Fourth Circuit Overturns Taxpayer Victory, Imposes Willful Failure to File Civil Penalty
Late last week, the Fourth Circuit issued an opinion in U.S. v. Williams. Although the unpublished opinion is not binding precedent, it is important guidance for anyone dealing with an FBAR issue.
At the time J. Bryan Williams failed to file his 2000 Form 90.22-1 (“FBAR Form”), he was represented by tax counsel and knew that the IRS was aware of his Swiss bank accounts. Because of this fact, the United States District Court for the Eastern District of Virginia found that: (1) Williams “lacked any motiviation to willfully conceal the accounts from authorities because they were already aware of the accounts and (2) his failure to disclose the accounts was not an act undertaken intentionally or in deliberate disregard for the law, but instead constituted an understandable omission given the context in which it occured.”
In overturning the decision, the Fourth Circuit noted that Schedule B to Williams’ tax return directed Williams to “see instructions for exceptions and filing requirements for the FBAR Form”. As a result, Williams was on notice that he had an FBAR filing obligation. Williams’ testimony that he “never paid any attention to any of the written words” did not excuse his noncompliance. Instead, it was evidence of his reckless conduct, which was sufficient for imposing the willful failure to file penalty (for each violation, $100,000.00 or 50% of account balance, whichever is higher).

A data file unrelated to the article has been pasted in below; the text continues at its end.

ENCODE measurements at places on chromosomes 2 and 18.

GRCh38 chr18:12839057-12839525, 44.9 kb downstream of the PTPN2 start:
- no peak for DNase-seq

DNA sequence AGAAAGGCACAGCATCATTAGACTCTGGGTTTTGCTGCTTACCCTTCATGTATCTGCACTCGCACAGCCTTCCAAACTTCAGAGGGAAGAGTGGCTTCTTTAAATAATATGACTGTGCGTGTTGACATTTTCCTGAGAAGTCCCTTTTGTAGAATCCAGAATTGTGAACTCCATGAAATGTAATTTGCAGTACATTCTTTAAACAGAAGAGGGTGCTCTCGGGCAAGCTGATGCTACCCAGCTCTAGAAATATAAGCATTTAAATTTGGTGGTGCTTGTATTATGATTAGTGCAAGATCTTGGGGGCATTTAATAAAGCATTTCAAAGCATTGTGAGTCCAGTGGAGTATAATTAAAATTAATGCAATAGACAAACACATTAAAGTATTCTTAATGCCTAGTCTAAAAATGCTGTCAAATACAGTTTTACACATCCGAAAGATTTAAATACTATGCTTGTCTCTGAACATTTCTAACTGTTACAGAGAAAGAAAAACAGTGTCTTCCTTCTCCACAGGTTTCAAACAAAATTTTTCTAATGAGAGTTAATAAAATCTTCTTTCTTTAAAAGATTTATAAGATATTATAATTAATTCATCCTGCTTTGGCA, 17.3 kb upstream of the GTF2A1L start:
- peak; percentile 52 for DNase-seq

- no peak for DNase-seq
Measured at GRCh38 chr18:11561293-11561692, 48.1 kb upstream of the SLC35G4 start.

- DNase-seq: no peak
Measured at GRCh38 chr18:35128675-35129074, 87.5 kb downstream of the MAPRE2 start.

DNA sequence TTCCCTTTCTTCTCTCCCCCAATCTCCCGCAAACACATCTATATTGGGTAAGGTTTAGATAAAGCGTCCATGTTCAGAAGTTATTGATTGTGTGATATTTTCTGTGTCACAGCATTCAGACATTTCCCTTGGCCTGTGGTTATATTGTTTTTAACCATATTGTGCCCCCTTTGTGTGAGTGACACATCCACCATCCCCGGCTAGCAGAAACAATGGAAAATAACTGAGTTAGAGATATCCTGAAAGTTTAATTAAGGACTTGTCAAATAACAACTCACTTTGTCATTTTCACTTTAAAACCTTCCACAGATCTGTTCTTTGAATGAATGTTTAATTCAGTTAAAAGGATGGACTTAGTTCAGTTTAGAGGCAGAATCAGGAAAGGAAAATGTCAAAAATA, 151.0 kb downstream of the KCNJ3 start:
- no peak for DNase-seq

All U.S. taxpayers with unreported foreign financial accounts should seek the advice of qualified tax counsel concerning FBAR reporting issues.
Stephen J. Pieklik of the Pittsburgh tax law firm Williams Coulson has succesffuly advised many clients with respect to foreign financial account matters, including the 2009 Offshore Voluntary Disclosure Program, the 2011 Offshore Voluntary Disclosure Initiative, and the 2012 Offshore Voluntary Disclosure Program.